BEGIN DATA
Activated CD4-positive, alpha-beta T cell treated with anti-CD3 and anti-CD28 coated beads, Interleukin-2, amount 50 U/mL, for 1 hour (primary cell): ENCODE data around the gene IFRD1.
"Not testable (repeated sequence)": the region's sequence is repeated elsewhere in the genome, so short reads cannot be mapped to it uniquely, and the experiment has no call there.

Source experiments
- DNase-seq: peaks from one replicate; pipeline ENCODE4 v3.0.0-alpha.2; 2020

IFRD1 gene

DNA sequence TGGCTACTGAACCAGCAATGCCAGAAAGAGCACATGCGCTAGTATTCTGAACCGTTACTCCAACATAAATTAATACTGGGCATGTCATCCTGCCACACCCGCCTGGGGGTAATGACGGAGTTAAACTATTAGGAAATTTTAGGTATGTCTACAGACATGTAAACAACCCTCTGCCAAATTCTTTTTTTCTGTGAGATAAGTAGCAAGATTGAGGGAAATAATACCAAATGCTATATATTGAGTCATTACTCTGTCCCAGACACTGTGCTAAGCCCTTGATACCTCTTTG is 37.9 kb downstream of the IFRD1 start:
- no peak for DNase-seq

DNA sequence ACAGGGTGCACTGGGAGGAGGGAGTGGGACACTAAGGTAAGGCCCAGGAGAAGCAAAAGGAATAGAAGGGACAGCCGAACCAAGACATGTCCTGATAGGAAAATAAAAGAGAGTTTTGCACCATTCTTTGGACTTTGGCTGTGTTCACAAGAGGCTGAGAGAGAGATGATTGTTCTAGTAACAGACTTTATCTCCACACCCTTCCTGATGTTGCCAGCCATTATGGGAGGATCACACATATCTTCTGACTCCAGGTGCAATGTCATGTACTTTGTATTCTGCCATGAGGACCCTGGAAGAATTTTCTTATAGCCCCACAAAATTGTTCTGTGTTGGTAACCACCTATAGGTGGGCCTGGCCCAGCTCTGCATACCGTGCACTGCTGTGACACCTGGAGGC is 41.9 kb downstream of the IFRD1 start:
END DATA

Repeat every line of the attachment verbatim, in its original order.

Activated CD4-positive, alpha-beta T cell treated with anti-CD3 and anti-CD28 coated beads, Interleukin-2, amount 50 U/mL, for 1 hour (primary cell): ENCODE data around the gene IFRD1.
"Not testable (repeated sequence)": the region's sequence is repeated elsewhere in the genome, so short reads cannot be mapped to it uniquely, and the experiment has no call there.

Source experiments
- DNase-seq: peaks from one replicate; pipeline ENCODE4 v3.0.0-alpha.2; 2020

IFRD1 gene

DNA sequence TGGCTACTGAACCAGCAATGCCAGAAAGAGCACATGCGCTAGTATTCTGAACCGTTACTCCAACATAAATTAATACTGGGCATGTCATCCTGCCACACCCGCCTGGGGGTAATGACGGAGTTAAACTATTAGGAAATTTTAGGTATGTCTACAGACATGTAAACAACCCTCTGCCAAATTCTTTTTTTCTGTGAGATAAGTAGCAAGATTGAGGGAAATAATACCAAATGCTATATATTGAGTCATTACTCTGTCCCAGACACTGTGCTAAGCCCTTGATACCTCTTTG is 37.9 kb downstream of the IFRD1 start:
- no peak for DNase-seq

DNA sequence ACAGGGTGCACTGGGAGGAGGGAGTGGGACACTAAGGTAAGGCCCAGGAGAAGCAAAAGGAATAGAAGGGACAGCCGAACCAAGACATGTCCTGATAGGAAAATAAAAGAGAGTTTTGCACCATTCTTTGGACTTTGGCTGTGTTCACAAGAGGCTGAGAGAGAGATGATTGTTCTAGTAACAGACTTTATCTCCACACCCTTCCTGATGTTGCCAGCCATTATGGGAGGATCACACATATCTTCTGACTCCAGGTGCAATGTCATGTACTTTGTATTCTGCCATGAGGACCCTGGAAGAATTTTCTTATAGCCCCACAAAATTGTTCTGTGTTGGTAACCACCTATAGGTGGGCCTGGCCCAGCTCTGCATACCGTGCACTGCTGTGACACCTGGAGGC is 41.9 kb downstream of the IFRD1 start: